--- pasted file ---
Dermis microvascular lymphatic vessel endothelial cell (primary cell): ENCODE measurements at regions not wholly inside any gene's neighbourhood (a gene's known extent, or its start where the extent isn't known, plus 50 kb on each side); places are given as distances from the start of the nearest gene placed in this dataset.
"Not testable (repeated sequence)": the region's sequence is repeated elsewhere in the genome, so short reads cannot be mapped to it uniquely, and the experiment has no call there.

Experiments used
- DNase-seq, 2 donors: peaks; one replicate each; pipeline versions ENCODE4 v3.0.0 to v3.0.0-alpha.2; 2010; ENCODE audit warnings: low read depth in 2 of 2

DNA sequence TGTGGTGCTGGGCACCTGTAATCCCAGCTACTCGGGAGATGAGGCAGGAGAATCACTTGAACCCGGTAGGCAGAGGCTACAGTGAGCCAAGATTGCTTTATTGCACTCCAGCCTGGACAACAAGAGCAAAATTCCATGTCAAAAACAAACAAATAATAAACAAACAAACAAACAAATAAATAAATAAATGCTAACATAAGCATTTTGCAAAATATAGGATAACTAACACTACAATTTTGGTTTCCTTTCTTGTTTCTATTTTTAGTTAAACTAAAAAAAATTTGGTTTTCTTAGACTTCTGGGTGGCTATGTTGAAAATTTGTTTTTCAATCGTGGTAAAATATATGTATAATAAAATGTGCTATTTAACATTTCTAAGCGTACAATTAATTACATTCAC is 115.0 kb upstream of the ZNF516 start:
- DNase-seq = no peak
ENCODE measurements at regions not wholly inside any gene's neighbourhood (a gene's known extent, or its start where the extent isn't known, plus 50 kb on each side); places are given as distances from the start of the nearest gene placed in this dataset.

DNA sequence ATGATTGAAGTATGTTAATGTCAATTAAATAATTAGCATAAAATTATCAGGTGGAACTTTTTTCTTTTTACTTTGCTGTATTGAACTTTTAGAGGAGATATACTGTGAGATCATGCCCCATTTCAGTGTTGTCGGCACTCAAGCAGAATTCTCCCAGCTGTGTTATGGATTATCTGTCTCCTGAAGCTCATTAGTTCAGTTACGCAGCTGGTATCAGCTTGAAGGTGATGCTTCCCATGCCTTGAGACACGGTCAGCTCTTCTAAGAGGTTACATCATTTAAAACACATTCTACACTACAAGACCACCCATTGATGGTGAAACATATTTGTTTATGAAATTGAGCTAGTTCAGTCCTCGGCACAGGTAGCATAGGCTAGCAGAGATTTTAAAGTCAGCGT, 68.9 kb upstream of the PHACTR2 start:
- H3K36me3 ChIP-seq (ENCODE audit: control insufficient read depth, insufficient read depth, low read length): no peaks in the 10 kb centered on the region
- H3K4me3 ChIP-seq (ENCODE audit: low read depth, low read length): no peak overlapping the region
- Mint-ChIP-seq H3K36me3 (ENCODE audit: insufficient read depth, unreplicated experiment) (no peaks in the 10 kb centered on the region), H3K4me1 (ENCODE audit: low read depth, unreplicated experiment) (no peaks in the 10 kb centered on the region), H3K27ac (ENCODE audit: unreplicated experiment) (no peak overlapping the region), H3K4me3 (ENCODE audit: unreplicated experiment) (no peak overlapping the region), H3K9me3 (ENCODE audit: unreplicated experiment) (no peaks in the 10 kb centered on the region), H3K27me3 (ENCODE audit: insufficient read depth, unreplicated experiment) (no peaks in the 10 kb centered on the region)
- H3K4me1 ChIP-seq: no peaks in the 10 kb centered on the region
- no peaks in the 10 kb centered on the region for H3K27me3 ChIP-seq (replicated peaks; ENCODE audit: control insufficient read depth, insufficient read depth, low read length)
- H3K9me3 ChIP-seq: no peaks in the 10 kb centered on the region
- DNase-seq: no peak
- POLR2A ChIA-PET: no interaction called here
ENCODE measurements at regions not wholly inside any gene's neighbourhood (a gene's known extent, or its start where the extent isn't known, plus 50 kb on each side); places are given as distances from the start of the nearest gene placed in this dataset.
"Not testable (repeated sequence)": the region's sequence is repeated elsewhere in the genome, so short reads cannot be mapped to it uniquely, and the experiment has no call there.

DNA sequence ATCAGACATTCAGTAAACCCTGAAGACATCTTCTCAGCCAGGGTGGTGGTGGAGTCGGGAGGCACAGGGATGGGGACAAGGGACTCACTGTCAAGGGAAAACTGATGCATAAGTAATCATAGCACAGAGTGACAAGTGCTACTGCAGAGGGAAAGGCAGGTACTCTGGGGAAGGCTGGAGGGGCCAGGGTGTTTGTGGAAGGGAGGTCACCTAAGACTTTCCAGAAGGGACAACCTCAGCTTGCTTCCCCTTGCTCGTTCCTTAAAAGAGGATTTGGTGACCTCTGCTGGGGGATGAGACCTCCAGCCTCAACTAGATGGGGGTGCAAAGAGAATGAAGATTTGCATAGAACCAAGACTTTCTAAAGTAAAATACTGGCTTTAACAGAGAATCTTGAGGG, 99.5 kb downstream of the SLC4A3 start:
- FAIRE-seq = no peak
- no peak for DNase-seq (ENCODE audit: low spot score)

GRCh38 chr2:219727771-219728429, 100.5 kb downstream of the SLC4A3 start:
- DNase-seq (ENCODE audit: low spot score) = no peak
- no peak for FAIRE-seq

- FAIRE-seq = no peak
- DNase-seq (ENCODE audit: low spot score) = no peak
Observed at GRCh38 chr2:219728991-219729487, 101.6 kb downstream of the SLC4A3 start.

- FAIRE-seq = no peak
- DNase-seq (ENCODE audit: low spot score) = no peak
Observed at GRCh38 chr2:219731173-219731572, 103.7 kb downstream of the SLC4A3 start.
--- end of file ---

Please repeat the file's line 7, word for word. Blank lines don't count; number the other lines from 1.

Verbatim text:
ENCODE measurements at regions not wholly inside any gene's neighbourhood (a gene's known extent, or its start where the extent isn't known, plus 50 kb on each side); places are given as distances from the start of the nearest gene placed in this dataset.